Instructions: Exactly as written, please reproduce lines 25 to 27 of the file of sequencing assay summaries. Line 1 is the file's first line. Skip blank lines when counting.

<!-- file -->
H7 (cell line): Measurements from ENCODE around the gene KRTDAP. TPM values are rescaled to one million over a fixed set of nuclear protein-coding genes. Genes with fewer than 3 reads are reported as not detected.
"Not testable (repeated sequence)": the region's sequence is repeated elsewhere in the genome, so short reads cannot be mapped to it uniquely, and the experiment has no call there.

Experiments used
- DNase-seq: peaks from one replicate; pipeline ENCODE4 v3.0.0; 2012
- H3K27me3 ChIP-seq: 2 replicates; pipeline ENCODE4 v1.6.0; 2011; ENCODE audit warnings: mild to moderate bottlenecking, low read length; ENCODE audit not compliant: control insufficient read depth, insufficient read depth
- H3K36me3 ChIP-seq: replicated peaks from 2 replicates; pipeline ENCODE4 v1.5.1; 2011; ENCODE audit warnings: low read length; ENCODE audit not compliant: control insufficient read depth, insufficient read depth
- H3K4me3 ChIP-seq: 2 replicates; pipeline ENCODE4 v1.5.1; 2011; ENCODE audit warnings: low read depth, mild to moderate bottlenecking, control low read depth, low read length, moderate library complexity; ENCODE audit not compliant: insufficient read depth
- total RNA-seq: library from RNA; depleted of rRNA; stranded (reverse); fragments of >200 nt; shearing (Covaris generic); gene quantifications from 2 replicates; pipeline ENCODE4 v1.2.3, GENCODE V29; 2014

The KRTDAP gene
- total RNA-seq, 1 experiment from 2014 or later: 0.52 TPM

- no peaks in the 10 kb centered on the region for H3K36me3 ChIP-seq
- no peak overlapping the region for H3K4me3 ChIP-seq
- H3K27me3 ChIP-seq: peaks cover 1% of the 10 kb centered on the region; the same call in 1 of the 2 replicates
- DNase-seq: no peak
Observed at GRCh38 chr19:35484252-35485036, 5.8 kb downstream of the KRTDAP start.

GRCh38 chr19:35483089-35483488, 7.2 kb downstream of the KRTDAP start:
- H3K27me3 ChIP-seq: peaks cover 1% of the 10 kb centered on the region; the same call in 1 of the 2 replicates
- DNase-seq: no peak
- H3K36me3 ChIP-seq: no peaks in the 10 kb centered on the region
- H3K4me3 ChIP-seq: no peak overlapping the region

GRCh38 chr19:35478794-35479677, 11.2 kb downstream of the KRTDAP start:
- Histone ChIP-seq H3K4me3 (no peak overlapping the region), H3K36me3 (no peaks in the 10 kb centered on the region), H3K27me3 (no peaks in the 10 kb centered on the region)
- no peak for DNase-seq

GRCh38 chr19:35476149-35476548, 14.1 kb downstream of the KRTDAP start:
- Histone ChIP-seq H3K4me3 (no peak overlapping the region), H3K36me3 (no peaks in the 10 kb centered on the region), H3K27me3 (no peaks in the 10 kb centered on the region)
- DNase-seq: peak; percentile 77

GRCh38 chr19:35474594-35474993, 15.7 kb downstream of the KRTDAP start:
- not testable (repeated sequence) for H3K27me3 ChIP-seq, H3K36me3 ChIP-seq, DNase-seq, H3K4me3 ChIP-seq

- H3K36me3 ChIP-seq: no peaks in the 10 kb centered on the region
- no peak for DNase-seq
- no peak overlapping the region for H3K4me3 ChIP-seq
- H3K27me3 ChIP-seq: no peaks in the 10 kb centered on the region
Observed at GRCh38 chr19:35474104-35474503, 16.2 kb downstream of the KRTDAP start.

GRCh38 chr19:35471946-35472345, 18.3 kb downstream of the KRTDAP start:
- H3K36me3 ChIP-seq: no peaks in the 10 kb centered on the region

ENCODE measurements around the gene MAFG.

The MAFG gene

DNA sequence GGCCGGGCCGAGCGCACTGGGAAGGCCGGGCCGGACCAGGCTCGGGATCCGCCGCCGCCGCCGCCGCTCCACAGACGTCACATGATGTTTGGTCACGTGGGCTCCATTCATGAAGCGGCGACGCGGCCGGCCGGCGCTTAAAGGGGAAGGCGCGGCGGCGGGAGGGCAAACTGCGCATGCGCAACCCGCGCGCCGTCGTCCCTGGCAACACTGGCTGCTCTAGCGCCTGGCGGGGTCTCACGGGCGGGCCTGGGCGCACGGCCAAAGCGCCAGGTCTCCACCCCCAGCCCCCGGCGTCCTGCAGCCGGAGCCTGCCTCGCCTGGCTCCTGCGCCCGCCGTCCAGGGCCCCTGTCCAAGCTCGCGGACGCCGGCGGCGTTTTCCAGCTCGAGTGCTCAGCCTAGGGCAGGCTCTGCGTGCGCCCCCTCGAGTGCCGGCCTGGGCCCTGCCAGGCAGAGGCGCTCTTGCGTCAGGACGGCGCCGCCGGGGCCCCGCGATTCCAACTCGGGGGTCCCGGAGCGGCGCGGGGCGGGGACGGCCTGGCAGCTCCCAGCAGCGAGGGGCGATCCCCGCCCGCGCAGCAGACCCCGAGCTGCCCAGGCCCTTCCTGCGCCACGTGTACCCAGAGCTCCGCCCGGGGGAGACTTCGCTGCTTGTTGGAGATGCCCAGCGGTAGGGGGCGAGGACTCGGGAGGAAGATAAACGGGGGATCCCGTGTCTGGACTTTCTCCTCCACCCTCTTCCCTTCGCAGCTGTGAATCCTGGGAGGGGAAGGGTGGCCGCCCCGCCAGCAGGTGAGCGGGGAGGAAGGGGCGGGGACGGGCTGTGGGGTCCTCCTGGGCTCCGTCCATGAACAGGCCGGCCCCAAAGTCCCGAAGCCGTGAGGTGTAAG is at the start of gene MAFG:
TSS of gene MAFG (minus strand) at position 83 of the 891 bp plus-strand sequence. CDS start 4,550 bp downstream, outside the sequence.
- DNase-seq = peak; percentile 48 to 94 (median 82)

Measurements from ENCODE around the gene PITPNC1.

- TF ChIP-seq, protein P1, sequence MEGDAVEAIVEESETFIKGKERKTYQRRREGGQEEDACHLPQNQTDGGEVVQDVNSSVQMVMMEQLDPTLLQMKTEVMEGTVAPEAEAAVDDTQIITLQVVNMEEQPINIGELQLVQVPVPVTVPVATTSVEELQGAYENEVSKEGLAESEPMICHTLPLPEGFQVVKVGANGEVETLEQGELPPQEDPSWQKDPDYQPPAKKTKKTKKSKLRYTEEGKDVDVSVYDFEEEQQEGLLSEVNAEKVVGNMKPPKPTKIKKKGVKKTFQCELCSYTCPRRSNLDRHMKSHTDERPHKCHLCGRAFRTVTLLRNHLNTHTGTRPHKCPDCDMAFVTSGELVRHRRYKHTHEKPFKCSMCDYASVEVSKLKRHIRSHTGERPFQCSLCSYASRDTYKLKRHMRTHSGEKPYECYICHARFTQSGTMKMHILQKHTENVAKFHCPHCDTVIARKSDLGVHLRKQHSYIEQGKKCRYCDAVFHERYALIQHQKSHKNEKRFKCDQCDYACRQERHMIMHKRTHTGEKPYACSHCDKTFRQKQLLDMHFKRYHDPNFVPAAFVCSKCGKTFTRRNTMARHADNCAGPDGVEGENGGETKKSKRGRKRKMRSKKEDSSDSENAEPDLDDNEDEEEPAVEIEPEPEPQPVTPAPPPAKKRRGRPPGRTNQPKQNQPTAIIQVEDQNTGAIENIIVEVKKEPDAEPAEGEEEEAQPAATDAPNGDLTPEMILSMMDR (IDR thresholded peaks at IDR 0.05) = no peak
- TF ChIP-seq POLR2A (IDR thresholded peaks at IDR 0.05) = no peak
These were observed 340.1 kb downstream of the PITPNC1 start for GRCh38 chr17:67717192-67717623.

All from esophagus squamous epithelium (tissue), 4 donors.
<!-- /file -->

- Histone ChIP-seq H3K4me3 (no peak overlapping the region), H3K36me3 (no peaks in the 10 kb centered on the region), H3K27me3 (no peaks in the 10 kb centered on the region)
- DNase-seq: peak; percentile 77

GRCh38 chr19:35474594-35474993, 15.7 kb downstream of the KRTDAP start: